Bless Yoshitatsu. Despite debuting some nice new tights at the Giant Baba Memorial Show, he back to his blue and red Spider-Man tights with a Bullet Club logo with a big X through it. The Bullet Club Hunter gimmick is immortal. And Yoshitatsu delivers in this match. In the closing sequence, we get a really hot Aoyagi vs. Yoshitatsu exchange. Match ends with Aoyagi landing quite possibly the biggest win of his career when he pins The Bullet Club Hunter with a Jackknife Hold.

A young guy with potential snagging a big win is gonna be a theme tonight. It’s also time to discuss the fact that Yoshitatsu is actually an underrated wrestler. ***¼

During the intermission, we got the Champion Carnival 2019 participants and blocks.

Block A:

  • Yuma Aoyagi
  • Shuji Ishikawa
  • Dylan James
  • Kengo Mashimo
  • Kento Miyahara
  • Yuji Okabayashi
  • Ryouji Sai
  • Gianni Valletta
  • Zeus

Block B:

  • Sam Adonis
  • Joe Doering
  • Daichi Hashimoto
  • Jake Lee
  • Naoya Nomura
  • Joel Redman
  • SUWAMA
  • Takashi Yoshida
  • Yoshitatsu

NAOYA NOMURA DEF. DYLAN JAMES

This match was interesting for a number of reasons. This was not a monster foreigner dominating the plucky Japanese wrestler until the end of the match. These guys have a good back and forth that is pretty equal in terms of control.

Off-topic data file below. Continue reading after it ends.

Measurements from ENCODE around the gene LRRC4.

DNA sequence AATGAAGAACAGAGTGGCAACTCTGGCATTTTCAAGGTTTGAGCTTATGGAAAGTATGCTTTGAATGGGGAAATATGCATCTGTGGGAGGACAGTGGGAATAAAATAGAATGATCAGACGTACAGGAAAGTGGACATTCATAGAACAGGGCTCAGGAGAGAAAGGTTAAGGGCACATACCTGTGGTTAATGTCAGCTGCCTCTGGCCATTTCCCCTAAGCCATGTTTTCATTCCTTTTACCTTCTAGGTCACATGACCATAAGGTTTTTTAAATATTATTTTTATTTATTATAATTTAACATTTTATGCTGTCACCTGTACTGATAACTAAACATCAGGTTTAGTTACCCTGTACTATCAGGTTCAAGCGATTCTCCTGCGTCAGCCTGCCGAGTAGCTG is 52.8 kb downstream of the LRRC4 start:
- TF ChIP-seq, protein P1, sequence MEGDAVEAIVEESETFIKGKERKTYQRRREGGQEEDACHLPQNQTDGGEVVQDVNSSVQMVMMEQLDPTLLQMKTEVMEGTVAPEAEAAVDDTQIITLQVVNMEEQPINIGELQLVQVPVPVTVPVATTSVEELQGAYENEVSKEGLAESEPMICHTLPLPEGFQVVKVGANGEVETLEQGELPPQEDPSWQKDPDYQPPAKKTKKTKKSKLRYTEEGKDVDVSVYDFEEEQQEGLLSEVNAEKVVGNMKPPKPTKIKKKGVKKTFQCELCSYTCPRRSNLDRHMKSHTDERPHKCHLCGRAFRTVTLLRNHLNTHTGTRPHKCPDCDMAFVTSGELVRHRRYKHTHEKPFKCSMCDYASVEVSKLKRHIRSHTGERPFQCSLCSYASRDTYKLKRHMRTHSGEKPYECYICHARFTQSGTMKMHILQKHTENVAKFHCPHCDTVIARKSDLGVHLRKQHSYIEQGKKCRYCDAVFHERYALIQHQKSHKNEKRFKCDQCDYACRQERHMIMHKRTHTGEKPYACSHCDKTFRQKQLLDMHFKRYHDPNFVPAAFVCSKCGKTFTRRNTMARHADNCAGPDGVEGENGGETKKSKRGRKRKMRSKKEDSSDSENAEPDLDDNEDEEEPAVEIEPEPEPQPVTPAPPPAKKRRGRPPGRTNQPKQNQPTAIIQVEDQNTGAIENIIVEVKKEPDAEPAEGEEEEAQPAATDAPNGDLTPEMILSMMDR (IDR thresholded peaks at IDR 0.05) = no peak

And instead of the plucky Japanese wrestler eeking out a win at the end, Nomura actually dominates the finishes with a couple top rope splashes and a Death Valley Driver. At just under 11 minutes, I actually thought this match was too short. Who would’ve thought in 2019 that’s a thing to say about a Dylan James match? With Joe Doering only working a limited number of dates so far this year, James has been in the role of big gaijin monster ace on a lot of the smaller and mid size shows this year and as actually been doing a good job. This is surprising given some of the reviews I heard of his ZERO1 run as James Raideen (which admittedly I never saw). Looking forward to a longer match between these two.

Nomura looked like a star here. And as we will see later, it’s for a reason. ***¼ for the match, and ****½ for how it established Nomura as dominant and a future star.

JR. BATTLE OF GLORY TOURNAMENT FINAL
KOJI IWAMOTO DEF. SEIKI YOSHIOKA

On the whole, the Jr. Battle of Glory Tournament was pretty average. A lot of Gentleman’s Threes and some really ugly stuff at times from CHIKARA and Black Tiger VII. While I have ragged on TAJIRI in my past reviews, he was pretty inoffensive in it and even had one of my favorite matches of the tournament against Francesco Akira on 2/9.